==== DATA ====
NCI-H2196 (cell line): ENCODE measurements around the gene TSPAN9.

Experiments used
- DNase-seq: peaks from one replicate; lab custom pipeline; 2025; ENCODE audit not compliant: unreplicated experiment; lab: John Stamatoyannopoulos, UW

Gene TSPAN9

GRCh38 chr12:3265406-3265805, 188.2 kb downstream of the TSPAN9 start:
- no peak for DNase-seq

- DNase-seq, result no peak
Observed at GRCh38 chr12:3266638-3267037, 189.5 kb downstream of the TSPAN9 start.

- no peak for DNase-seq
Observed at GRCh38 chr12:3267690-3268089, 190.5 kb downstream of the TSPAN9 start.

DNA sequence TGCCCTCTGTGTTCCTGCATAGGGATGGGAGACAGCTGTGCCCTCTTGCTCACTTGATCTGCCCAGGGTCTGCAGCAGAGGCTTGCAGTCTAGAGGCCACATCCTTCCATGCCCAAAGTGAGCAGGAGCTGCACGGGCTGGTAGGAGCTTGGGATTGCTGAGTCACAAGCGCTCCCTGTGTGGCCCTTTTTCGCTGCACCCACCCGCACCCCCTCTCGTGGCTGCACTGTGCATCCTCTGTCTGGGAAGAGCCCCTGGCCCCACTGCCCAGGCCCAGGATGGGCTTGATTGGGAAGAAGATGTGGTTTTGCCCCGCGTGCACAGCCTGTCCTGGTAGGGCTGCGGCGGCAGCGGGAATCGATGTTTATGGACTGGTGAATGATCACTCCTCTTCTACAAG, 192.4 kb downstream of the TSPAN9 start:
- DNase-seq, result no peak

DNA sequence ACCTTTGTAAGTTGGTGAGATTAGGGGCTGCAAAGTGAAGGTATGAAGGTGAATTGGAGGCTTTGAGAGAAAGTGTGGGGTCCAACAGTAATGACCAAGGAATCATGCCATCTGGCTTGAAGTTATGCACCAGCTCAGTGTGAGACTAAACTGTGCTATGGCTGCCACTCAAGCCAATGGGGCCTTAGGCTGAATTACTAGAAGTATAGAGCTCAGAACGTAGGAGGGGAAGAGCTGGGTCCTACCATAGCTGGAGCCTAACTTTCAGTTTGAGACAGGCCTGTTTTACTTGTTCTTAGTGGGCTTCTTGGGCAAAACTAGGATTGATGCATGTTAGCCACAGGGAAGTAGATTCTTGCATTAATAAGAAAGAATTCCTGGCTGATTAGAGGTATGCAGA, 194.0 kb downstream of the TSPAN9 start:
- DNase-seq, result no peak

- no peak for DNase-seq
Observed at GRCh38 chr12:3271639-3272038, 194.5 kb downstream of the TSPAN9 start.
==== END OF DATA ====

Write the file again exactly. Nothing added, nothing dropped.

NCI-H2196 (cell line): ENCODE measurements around the gene TSPAN9.

Experiments used
- DNase-seq: peaks from one replicate; lab custom pipeline; 2025; ENCODE audit not compliant: unreplicated experiment; lab: John Stamatoyannopoulos, UW

Gene TSPAN9

GRCh38 chr12:3265406-3265805, 188.2 kb downstream of the TSPAN9 start:
- no peak for DNase-seq

- DNase-seq, result no peak
Observed at GRCh38 chr12:3266638-3267037, 189.5 kb downstream of the TSPAN9 start.

- no peak for DNase-seq
Observed at GRCh38 chr12:3267690-3268089, 190.5 kb downstream of the TSPAN9 start.

DNA sequence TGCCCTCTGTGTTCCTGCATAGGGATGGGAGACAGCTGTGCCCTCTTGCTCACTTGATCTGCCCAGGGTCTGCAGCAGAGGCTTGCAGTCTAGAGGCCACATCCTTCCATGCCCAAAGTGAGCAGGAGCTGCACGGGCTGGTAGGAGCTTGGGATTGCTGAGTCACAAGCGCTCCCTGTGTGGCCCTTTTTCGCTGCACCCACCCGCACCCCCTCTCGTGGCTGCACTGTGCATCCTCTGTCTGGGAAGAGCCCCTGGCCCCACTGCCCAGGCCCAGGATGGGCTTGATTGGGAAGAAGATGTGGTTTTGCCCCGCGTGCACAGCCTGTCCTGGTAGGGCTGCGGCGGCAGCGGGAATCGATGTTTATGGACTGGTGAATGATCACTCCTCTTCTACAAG, 192.4 kb downstream of the TSPAN9 start:
- DNase-seq, result no peak

DNA sequence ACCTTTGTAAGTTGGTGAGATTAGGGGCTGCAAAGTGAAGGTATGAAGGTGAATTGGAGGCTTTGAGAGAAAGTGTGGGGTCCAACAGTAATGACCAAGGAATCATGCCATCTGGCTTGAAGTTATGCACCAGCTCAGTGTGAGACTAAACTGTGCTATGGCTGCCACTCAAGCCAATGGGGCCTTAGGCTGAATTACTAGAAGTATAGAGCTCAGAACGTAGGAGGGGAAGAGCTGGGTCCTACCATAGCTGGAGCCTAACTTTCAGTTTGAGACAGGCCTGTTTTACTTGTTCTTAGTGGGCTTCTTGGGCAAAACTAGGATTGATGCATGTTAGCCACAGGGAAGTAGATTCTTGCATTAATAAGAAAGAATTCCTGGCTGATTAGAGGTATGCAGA, 194.0 kb downstream of the TSPAN9 start:
- DNase-seq, result no peak

- no peak for DNase-seq
Observed at GRCh38 chr12:3271639-3272038, 194.5 kb downstream of the TSPAN9 start.